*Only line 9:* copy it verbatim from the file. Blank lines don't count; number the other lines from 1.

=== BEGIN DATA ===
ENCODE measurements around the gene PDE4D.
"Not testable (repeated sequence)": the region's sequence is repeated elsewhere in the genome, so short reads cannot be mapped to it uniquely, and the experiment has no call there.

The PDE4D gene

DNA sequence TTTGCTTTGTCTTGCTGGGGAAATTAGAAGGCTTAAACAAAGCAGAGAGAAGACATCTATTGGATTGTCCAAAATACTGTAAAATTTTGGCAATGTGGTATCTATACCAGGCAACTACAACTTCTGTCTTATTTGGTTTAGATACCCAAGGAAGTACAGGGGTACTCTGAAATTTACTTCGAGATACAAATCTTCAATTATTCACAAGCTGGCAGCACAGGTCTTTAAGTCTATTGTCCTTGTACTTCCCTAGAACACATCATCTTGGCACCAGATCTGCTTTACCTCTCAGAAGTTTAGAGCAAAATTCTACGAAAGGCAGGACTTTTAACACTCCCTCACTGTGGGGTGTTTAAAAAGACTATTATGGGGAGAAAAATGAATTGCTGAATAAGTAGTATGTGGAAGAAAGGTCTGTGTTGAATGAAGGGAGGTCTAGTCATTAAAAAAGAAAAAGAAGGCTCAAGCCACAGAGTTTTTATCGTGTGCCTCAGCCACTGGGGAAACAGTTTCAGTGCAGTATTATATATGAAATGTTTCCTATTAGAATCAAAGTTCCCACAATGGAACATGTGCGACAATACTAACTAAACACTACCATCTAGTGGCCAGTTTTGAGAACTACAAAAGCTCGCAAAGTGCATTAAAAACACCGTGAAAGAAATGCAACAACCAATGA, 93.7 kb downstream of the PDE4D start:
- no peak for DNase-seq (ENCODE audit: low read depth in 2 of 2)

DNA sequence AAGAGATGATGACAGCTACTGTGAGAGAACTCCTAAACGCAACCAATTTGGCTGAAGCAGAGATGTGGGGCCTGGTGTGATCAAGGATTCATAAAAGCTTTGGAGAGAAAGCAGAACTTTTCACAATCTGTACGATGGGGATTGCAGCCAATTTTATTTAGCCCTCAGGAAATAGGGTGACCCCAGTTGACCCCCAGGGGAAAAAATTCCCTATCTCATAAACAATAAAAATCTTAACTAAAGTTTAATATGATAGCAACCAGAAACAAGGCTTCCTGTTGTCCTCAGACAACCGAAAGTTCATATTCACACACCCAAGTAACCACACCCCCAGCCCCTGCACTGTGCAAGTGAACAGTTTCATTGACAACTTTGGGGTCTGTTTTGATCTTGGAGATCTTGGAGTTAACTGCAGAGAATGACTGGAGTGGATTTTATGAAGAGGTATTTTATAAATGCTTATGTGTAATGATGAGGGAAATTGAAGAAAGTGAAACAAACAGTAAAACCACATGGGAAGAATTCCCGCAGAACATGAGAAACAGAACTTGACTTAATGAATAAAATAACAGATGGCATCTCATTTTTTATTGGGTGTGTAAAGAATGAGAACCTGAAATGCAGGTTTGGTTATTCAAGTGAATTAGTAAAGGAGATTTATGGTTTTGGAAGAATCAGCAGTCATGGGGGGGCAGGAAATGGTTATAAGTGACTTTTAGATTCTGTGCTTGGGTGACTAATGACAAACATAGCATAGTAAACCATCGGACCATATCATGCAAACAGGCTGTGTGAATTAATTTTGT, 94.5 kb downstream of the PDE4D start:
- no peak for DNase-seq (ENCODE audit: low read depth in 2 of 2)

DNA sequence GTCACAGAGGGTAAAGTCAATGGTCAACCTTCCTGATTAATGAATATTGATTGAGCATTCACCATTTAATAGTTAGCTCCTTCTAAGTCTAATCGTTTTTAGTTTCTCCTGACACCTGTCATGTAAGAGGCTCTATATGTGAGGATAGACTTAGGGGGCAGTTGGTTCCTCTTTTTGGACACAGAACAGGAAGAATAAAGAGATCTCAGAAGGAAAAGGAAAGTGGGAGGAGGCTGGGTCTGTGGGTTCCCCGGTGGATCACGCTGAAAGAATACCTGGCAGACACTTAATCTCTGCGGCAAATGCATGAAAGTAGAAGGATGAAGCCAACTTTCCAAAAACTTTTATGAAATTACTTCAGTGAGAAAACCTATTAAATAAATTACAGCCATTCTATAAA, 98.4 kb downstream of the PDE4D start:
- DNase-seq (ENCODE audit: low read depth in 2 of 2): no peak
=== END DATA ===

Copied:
- DNase-seq (ENCODE audit: low read depth in 2 of 2): no peak